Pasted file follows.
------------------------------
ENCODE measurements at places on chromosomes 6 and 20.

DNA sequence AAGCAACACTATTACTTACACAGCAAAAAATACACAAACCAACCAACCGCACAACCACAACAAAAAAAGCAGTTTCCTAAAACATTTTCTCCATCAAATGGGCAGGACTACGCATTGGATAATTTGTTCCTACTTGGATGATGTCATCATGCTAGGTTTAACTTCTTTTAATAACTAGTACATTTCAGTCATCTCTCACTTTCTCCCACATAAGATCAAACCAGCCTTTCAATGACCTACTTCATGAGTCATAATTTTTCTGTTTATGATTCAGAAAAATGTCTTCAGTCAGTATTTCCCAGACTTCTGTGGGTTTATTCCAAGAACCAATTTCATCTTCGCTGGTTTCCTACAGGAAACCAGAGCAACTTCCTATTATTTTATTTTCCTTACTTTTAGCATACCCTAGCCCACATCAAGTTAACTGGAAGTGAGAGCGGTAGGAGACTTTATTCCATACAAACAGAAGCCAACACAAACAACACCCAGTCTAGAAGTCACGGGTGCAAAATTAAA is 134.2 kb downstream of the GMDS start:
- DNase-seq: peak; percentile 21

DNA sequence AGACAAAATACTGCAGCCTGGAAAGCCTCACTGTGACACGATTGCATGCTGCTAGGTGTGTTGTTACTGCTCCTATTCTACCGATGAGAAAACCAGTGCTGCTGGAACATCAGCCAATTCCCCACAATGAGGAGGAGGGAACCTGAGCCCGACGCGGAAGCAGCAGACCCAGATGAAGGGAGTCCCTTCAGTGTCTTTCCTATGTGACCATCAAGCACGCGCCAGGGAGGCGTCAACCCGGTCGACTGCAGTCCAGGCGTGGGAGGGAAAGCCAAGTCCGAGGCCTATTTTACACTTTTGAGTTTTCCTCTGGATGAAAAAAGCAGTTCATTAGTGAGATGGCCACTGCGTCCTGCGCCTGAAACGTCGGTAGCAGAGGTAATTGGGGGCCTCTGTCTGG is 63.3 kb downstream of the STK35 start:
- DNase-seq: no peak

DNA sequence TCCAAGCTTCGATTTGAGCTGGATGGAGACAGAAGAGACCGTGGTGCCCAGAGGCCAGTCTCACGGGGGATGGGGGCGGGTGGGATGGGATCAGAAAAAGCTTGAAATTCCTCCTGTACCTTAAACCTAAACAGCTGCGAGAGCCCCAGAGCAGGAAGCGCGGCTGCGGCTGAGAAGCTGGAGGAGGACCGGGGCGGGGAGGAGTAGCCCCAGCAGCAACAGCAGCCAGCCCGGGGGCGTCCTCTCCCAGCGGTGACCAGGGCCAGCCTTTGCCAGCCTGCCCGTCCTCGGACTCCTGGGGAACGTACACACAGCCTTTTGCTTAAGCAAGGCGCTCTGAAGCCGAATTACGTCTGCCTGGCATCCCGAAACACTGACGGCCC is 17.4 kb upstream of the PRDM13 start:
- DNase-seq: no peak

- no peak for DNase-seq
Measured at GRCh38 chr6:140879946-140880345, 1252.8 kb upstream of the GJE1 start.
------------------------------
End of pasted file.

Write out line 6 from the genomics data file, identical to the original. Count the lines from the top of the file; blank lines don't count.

DNA sequence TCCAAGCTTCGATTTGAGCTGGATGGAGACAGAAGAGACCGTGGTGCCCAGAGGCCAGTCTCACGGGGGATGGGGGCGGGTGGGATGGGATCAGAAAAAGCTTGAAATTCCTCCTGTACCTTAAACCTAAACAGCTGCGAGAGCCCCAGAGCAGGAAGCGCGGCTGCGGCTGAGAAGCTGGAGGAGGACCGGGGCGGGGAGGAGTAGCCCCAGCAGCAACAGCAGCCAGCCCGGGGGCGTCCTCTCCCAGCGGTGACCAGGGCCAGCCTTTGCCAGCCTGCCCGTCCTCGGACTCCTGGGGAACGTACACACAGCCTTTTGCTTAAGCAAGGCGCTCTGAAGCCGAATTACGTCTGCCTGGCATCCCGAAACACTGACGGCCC is 17.4 kb upstream of the PRDM13 start: